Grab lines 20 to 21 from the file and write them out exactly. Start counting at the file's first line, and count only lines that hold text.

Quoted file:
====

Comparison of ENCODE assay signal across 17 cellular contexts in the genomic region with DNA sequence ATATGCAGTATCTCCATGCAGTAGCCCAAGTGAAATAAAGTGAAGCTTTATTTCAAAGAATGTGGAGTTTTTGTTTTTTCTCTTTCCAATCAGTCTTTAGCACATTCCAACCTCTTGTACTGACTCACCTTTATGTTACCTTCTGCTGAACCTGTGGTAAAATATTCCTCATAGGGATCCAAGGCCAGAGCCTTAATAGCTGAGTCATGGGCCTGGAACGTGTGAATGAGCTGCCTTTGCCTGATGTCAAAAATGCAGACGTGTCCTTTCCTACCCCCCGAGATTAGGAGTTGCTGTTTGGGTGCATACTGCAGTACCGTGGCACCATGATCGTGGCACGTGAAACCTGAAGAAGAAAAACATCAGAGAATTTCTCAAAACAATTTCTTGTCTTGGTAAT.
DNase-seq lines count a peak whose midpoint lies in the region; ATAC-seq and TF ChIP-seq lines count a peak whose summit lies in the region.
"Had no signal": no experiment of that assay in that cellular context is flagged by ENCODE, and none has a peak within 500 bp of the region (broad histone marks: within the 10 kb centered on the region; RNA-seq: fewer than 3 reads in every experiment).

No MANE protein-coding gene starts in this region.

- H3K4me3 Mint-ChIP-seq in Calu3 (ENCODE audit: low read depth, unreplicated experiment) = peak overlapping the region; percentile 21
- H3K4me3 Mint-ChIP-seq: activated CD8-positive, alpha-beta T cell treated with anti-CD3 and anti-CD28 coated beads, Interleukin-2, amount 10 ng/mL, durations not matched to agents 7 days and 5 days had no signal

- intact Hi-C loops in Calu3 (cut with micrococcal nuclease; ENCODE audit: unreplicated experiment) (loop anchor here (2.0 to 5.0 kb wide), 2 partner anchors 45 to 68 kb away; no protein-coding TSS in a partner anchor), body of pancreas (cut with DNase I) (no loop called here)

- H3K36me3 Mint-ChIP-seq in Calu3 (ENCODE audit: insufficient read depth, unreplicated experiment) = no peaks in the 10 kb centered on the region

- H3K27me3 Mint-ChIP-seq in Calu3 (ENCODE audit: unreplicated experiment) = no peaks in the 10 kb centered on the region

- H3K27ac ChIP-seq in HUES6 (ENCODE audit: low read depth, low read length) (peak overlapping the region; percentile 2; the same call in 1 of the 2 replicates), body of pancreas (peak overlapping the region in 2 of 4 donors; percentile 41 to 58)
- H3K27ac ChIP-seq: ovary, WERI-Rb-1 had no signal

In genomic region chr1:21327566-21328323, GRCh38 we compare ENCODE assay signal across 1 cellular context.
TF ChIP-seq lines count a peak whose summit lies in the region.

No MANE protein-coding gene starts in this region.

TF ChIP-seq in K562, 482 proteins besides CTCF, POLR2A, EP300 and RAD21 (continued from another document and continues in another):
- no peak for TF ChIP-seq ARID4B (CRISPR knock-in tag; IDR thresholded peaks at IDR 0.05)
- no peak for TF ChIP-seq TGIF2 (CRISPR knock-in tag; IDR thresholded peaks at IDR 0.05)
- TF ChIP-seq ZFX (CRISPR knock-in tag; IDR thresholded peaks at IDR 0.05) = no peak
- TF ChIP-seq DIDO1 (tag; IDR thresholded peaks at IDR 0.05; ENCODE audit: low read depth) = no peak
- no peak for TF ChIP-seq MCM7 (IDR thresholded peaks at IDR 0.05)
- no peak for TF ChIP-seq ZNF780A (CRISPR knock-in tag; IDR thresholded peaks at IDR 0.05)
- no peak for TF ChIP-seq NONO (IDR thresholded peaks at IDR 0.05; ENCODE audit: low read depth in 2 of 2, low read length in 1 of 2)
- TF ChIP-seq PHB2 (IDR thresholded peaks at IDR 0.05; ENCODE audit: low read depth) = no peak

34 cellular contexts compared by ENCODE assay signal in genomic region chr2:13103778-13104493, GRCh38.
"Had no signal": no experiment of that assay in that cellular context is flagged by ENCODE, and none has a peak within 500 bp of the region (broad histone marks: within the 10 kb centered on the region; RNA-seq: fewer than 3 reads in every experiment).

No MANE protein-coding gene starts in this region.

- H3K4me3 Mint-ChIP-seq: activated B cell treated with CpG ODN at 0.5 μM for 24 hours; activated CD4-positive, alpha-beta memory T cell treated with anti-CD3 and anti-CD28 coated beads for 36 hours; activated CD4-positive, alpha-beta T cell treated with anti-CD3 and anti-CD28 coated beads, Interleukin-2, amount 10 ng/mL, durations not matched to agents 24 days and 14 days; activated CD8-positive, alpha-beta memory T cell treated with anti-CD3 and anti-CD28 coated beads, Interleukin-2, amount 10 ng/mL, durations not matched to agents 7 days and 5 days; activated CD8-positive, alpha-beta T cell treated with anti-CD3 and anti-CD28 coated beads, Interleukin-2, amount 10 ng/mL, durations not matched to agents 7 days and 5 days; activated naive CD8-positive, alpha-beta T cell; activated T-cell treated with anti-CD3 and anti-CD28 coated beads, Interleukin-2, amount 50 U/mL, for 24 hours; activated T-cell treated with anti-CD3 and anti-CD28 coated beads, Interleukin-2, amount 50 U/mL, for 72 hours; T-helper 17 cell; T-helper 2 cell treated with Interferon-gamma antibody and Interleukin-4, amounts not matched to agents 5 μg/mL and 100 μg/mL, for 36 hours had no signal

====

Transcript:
- no peak for TF ChIP-seq MCM7 (IDR thresholded peaks at IDR 0.05)
- no peak for TF ChIP-seq ZNF780A (CRISPR knock-in tag; IDR thresholded peaks at IDR 0.05)